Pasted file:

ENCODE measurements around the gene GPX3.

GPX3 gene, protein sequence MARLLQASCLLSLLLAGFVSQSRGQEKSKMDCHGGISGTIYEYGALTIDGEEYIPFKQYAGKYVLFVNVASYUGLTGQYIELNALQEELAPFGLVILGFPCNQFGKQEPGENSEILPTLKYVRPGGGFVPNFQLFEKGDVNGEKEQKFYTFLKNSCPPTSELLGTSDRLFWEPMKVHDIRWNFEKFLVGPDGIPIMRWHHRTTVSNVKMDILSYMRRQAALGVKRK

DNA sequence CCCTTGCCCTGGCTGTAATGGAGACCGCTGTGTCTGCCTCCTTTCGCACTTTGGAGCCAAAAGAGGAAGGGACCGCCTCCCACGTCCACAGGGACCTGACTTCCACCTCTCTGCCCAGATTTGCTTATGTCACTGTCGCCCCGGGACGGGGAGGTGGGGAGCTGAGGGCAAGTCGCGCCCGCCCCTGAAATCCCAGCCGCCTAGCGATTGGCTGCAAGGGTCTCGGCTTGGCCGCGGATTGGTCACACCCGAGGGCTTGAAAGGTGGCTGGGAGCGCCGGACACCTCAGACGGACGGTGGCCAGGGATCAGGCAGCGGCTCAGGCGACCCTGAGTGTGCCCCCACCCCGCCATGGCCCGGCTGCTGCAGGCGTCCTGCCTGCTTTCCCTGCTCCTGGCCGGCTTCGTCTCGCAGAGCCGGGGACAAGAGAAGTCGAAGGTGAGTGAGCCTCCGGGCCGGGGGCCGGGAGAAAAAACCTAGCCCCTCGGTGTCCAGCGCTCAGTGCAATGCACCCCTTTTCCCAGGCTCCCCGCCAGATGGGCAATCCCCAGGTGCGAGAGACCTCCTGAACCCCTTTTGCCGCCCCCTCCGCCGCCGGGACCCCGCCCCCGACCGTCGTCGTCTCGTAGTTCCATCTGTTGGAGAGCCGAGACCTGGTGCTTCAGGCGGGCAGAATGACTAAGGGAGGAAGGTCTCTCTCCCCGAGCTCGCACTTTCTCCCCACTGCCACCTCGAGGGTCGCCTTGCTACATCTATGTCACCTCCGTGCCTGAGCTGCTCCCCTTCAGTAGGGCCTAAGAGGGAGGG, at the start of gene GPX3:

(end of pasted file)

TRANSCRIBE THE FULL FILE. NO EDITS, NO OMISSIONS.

ENCODE measurements around the gene GPX3.

GPX3 gene, protein sequence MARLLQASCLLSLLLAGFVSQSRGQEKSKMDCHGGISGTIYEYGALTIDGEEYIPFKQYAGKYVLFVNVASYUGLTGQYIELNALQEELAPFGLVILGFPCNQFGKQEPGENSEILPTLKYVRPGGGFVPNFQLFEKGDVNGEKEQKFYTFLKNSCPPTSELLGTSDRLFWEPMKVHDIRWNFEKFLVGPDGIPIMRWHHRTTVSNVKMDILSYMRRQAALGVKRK

DNA sequence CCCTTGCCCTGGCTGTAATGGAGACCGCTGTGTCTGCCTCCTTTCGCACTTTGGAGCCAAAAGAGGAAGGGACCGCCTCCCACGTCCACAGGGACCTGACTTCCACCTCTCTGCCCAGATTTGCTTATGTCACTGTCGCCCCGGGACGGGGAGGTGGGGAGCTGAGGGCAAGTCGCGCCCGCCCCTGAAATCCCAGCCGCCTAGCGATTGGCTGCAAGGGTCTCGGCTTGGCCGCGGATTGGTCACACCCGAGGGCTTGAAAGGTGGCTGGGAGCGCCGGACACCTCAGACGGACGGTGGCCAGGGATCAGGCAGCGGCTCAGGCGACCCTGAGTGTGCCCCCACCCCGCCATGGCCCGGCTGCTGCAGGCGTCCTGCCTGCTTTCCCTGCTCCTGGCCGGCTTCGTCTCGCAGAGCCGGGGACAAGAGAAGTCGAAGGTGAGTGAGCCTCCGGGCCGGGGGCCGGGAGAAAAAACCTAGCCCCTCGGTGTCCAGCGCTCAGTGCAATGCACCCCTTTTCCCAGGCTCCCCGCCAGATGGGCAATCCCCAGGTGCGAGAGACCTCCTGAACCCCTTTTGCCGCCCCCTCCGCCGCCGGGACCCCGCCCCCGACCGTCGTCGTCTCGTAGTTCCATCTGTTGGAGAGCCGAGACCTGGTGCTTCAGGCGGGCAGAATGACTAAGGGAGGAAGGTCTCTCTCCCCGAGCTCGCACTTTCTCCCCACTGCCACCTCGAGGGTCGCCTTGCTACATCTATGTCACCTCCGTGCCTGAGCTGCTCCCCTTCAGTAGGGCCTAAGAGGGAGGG, at the start of gene GPX3: